building the bigger navy

Discussion in 'WW2 General' started by Capt Spanky, Aug 3, 2011.

  1. Capt Spanky

    Capt Spanky New Member

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    You read about the naval expansion in the war years. but did you know it was that big?

    U.S. Navy Active Ship Force Levels, 1938-1947

    Date 6/30/1938 6/30/1939 6/30/1940 12/7/1941 12/31/1942 12/31/1943 12/31/1944 8/14/45* 6/30/1946 6/30/1947
    Battleships 15 15 15 17 19 21 23 23 10 4
    Carriers, Fleet 5 5 6 7 4 19 25 28 15 14
    Carriers, Escort - - - 1 12 35 65 71 10 8
    Cruisers 32 36 37 37 39 48 61 72 36 32
    Destroyers 112 127 185 171 224 332 367 377 145 138
    Frigates - - - - - 234 376 361 35 24
    Submarines 54 58 64 112 133 172 230 232 85 80
    Mine Warfare 27 29 36 135 323 551 614 586 112 55
    Patrol 34 20 19 100 515 1050 1183 1204 119 74
    Amphibious - - - - 121 673 2147 2547 275 107
    Auxiliary 101 104 116 210 392 564 993 1267 406 306
    Surface Warships 159 178 237 225 282 635 827 833 226 198
    Total Active 380 394 478 790 1782 3699 6084 6768 1248 842

    darn it would not let me upload a table
     
  2. davebender

    davebender Well-Known Member

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    Most dreadnoughts were ordered before the war started. That applies to both world wars. Admirals insisted these ships were essential to national security. But once the fighting started they were afraid to risk such expensive ships on routine combat operations.
     
  3. Thorlifter

    Thorlifter Well-Known Member

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    I can see the extreme downsize after the war for some ships, like mine layers. But for escort carriers to go from 71 to 8 seems pretty extreme. I'm sure it has to do with the size and expense of operating a large ship.
     
  4. Glider

    Glider Well-Known Member

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    My guess its the mine is bigger than yours factor. Give an admiral the choice of a nice flashy fleet carrier or 4 merchant based escort carriers carrying about the same no of aircraft, guess whch one he will go for?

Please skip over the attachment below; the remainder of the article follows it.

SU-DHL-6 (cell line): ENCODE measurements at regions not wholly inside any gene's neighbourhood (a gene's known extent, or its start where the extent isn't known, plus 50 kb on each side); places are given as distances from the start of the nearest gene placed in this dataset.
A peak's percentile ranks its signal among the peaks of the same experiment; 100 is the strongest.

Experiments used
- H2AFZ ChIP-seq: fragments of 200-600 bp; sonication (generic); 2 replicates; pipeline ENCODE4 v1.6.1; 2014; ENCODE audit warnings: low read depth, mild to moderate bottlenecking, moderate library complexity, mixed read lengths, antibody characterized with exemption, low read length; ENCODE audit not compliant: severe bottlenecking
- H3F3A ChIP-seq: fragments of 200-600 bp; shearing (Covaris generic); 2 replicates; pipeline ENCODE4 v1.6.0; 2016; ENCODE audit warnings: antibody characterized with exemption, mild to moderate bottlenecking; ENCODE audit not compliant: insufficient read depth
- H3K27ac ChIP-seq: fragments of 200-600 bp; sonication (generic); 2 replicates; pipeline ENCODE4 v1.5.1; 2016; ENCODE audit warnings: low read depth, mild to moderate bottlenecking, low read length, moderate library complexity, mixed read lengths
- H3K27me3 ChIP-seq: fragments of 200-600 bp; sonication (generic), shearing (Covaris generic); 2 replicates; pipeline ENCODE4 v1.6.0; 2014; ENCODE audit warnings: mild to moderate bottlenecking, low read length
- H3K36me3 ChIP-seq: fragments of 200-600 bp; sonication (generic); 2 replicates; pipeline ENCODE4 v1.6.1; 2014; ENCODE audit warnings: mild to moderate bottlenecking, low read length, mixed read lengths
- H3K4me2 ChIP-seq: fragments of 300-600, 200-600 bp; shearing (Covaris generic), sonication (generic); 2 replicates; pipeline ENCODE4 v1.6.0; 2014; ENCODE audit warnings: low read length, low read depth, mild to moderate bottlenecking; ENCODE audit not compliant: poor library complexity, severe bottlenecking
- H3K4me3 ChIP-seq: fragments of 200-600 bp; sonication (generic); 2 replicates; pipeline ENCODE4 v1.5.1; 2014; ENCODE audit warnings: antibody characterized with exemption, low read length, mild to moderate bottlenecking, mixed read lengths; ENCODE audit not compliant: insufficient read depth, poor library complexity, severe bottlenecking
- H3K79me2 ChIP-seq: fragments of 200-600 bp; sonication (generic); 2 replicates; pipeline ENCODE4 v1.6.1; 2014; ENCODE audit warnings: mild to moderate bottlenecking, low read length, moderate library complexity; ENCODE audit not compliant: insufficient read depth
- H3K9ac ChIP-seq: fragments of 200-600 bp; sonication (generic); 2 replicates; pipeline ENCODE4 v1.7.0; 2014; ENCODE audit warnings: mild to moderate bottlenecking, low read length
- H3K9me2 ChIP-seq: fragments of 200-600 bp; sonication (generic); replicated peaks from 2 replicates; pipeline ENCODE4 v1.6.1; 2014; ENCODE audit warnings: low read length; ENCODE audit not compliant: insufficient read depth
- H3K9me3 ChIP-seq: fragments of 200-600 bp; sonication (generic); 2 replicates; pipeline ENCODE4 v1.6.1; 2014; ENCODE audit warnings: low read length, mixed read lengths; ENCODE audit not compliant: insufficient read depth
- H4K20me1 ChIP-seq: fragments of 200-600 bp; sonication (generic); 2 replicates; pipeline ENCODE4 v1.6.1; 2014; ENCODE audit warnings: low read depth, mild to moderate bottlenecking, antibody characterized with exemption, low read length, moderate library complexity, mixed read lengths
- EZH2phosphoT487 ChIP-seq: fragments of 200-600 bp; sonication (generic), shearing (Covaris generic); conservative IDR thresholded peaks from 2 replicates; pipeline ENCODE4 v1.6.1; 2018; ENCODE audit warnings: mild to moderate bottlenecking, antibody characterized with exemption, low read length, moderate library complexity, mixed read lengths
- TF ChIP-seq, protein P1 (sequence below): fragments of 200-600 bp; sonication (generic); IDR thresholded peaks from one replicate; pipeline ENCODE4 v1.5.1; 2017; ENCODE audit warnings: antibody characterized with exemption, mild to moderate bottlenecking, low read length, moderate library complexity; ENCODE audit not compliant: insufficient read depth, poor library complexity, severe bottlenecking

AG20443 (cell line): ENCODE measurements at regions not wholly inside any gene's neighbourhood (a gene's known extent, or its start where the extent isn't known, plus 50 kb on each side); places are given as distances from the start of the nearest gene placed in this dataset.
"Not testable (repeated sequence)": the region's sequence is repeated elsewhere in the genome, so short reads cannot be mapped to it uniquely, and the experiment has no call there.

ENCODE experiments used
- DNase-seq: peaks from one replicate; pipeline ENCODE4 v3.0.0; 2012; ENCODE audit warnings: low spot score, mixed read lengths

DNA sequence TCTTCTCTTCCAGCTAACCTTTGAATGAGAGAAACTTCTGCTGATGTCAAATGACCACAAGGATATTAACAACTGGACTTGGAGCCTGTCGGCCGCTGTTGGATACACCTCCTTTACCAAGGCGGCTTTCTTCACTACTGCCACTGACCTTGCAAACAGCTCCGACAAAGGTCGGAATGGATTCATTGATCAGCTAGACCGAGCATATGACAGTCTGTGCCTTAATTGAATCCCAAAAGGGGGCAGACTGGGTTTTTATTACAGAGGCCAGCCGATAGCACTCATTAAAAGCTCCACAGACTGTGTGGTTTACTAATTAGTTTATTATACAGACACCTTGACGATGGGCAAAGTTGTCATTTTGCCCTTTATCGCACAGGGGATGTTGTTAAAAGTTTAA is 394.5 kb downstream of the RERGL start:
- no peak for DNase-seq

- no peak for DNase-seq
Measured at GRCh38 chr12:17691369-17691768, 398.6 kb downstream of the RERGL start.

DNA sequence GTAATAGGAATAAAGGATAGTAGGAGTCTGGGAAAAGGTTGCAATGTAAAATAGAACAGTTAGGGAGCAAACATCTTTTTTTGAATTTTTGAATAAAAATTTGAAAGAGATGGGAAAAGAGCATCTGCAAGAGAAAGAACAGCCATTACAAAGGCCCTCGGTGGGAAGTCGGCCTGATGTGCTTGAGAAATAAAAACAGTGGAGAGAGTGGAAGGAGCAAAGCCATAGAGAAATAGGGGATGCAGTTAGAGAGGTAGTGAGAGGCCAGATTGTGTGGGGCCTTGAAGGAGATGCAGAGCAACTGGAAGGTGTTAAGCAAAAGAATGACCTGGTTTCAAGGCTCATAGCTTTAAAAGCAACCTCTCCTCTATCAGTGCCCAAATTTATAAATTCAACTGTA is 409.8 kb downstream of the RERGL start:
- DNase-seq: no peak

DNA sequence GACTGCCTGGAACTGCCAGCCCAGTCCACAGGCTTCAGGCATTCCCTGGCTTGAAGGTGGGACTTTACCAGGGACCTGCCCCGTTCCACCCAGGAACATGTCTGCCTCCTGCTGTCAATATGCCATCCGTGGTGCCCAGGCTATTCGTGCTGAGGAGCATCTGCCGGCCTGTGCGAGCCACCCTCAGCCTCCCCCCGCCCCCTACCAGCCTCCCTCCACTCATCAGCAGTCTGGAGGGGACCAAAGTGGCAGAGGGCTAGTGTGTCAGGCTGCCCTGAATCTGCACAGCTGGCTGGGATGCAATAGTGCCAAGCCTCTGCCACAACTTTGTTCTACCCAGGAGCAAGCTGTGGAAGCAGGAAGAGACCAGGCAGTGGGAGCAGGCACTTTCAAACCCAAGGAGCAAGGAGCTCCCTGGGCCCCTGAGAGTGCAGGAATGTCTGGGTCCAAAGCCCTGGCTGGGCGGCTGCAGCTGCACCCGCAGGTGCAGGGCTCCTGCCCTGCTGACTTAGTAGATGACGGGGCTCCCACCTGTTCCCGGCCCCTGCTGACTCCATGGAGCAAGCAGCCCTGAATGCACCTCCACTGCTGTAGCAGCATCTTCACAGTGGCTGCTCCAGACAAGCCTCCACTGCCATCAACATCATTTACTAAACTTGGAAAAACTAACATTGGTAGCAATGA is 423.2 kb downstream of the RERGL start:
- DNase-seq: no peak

Forgeting for a moment that they can do those important vital tasks such as escorting convoys which admirals hate.
     
  5. davebender

    davebender Well-Known Member

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    Land based ASW aircraft got a lot better after WWII. The USN and RN started placing dedicated ASW aircraft on fleet aircraft carriers plus ASW helicopters on smaller ships. Add in new technology such as SOSUS arrays and life becomes a lot more dangerous for enemy submarines. By 1950 CVEs were as obsolete as battleships.
     
  6. Shortround6

    Shortround6 Well-Known Member

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    I may have this wrong but I believe British admiral Jellicoe is supposed to have said that while he could not win the war in a day he was the only man who could loose the war in a day.
     
  7. Capt Spanky

    Capt Spanky New Member

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    actually the navy did not like or want those pesky escort carriers. i am amazed that unlike the British, we really didn't sell off a lot of our carriers, not even the escort classes.

    but really almost 6800 ships, not counting losses.
     
  8. parsifal

    parsifal Well-Known Member

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    My two cents worth

    High end items like BBs and fleet carriers take a lot of money and investment to develop. navies therefore invest their peacetime dollars in these high end items, because they take a long time to procure. items like Escort Carriers dont take a long time to acquire, so can much more readily be built under wartime emergency programs.